After the Scottish Referendum - 10 Reasons for Optimism
Like many others my reaction to the news that Scotland had said no to independence was disappointment and the sense that an important opportunity had been missed.
Of course, a yes vote would not have delivered a swift solution to all of the problems that concern us. In fact, by creating a naturally Left-leaning new country, it would have worsened some of those problems in the short term.
But, by removing those Labour voters from UK elections, it would have also strengthened the right in England. Scottish independence would also have represented an important blow to the corrupt political elite in Westminster. The no vote was bad news.
But there is far too much pessimism in our movement, and every new situation presents new opportunities. Therefore I would like to suggest 10 reasons why the situation in Scotland should give us cause for hope.
1. Even though the no campaign won the vote, there will be no continuation of the status quo. A couple of days before the vote the three main party leaders promised to devolve more powers to Scotland. Bizarrely, the vote to remain as part of the union will result in Scotland moving further away from it. Whilst it certainly isn’t the same thing as independence, the so-called “devo-max” model of devolution will give the impression that secessionist movements cannot be ignored. The idea of secession is now very much on the agenda.
2. Giving further powers to Scotland has brought into sharper focus the “West Lothian question.” That is, why should Scottish MPs be allowed to vote on issues that only affect England when English MPs cannot vote on matters that only affect Scotland? Many Conservative MPs are now demanding that Scottish MPs should not be allowed to vote on such legislation. We should support this movement towards an English identity and push it further, linking it to “the ethnonationalist principle that different peoples need independent homelands to express their distinct identities and pursue their unique destinies.”
3. The discussion of English votes for English laws has allowed the notion of English independence to enter mainstream discourse. The possibility of establishing an English Parliament is now being discussed without scare quotes. A Parliament for England does not seem particularly likely but discussion of it does at least remind people that we are a distinct ethnic group. Presumably some English people still have a dim recollection of what it actually means to be English.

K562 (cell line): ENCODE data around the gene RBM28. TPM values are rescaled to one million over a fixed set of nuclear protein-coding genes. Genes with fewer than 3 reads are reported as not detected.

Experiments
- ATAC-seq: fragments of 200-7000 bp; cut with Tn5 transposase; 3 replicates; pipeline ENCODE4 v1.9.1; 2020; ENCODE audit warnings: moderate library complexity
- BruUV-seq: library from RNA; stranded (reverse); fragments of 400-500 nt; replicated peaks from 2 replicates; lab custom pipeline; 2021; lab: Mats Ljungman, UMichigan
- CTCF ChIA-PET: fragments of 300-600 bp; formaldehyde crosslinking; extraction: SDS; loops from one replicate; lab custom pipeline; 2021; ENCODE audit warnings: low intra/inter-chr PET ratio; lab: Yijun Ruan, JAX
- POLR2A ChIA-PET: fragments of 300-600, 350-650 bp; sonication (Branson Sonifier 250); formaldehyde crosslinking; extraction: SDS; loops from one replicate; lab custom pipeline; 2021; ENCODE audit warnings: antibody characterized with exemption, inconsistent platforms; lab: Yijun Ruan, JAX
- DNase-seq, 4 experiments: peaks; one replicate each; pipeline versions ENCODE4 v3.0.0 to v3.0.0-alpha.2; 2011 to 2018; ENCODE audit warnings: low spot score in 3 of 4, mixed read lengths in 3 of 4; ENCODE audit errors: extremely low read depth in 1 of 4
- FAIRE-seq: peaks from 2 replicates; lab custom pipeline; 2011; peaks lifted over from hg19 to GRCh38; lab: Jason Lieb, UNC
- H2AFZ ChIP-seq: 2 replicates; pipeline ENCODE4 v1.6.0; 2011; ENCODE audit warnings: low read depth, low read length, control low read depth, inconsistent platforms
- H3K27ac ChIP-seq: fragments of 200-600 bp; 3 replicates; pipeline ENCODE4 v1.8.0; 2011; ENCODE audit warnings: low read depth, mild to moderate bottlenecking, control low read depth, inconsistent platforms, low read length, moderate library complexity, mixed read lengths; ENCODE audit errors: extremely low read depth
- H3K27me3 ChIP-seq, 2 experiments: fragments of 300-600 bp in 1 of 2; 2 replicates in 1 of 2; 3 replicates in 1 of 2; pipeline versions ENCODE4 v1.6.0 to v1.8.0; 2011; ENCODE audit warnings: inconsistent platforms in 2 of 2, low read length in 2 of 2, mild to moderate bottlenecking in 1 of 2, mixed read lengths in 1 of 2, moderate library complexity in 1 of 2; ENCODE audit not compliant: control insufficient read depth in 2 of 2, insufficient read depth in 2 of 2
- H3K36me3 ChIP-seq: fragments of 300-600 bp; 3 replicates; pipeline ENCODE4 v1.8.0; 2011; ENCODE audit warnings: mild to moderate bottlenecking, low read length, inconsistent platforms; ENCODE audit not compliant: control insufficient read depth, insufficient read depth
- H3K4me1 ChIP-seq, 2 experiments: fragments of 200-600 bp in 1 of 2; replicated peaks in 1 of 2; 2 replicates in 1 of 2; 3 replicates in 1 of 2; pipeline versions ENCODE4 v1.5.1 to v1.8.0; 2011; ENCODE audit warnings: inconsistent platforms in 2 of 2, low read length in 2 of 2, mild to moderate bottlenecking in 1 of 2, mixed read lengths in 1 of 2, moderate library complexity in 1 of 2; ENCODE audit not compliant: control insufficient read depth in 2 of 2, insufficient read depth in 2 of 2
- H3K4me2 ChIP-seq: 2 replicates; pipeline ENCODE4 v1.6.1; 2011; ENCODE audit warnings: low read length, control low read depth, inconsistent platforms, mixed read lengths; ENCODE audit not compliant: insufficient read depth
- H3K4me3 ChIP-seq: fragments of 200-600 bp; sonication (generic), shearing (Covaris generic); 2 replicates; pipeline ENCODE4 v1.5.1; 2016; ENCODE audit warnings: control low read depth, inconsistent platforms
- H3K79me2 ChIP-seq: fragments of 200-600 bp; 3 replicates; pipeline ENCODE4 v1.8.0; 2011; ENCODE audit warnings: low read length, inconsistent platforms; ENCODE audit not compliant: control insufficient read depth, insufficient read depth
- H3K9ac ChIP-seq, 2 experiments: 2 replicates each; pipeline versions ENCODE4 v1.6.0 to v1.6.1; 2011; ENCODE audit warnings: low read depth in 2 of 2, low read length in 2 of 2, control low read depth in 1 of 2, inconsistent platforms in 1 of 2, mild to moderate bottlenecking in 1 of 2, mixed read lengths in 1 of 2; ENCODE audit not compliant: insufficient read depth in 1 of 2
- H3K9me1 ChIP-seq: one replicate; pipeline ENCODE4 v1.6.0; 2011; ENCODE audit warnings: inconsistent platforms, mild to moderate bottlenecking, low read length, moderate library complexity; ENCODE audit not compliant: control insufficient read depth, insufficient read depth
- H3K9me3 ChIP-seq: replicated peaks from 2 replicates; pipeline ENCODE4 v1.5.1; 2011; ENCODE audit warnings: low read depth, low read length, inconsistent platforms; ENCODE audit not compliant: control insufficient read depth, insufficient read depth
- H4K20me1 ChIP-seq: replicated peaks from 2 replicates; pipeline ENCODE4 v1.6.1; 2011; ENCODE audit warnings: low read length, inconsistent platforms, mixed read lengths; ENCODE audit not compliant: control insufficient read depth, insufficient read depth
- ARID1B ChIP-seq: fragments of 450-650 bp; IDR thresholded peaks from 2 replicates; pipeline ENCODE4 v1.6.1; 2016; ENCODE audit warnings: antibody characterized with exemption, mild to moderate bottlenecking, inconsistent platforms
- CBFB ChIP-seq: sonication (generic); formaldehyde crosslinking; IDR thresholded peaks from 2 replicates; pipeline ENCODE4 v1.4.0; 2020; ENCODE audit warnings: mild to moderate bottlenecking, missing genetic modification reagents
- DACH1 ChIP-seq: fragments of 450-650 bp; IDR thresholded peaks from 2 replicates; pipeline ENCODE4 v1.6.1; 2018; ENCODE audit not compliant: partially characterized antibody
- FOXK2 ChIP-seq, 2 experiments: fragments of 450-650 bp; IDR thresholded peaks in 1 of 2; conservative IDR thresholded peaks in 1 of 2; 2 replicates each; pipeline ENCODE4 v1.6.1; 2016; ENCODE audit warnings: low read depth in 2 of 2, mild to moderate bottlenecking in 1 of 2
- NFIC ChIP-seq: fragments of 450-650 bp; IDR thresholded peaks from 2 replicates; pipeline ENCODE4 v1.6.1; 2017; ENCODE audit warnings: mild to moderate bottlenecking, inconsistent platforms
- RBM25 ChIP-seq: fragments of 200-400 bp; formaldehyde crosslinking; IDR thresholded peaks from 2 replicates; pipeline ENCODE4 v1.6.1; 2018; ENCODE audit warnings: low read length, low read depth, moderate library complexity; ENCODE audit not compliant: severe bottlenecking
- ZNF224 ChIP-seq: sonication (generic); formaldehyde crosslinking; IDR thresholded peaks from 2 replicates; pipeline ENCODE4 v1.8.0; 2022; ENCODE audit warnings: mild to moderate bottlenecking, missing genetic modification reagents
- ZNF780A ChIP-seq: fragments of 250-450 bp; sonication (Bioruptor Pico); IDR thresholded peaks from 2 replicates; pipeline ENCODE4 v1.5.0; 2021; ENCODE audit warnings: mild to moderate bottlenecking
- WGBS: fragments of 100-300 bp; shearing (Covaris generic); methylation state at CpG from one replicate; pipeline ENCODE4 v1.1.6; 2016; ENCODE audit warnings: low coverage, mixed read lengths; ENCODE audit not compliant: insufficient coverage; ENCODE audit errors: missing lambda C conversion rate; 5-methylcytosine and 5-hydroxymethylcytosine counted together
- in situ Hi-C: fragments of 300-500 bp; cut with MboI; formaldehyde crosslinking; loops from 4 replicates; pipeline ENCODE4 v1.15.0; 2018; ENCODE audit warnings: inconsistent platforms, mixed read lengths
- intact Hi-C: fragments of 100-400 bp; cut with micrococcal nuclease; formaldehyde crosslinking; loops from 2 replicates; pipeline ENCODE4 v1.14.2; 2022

4. A vote for independence would have been very bad news for the Labour Party. They are the default political party in Scotland, and independence would have robbed them of a large number of their MPs. Therefore, the no vote was good for them. But with the prospect of English votes for English MPs now being pursued they might end up losing those MPs on many issues anyway. The less power the Labour Party has the less chance they will have of facilitating another Rotherham.
5. Any constitutional shift in power away from the Labour Party will shift England to the Right. This will mean that discussion of issues such as immigration will have to take place with a more Right-orientated constituency in mind. Needless to say, the media will not exactly rush to reflect this shift, but it should nonetheless embolden those on the Right to pull the discourse in their direction. The wind is in our sails.
Continue reading at the excellent counter currents website...
David Cameron on the future of the UK's constitutional legislative power-balance pertaining to the democratic power stolen from England and our folk:
“This moment must not just be about securing Scotland’s future in the UK – and celebrating that fact – but settling other questions whose time has come.
The challenge is to make sure our UK works for all nations.
Millions of people in the rest of the UK have been listening to these debates, watching this campaign and rightly asking: ‘What will change for us? Why can’t we have the same powers and the same rights as those in Scotland?’
These are questions the Conservative Party itself has been asking for a long time.
Why should Scottish MPs be able to vote on what is taught in English schools, to reduce spending on English hospitals, or even vary English or Welsh income taxes, when under the new settlement English or Welsh MPs would have no say in such matters in Scotland?
It is fundamentally unjust to have the views of the people of England and Wales overridden in this way.
If the Scottish Parliament will soon have a range of new powers: powers over income tax rates; to change benefits such as housing benefit; to increase spending, including on the NHS – then there is a crying need to reflect that across the UK.
When we change our constitution – how we are governed – a new settlement has to be fair and lasting.
Forcing English people to accept policies on schools, hospitals and taxes for which they have not voted is not fair and such a settlement could not last.”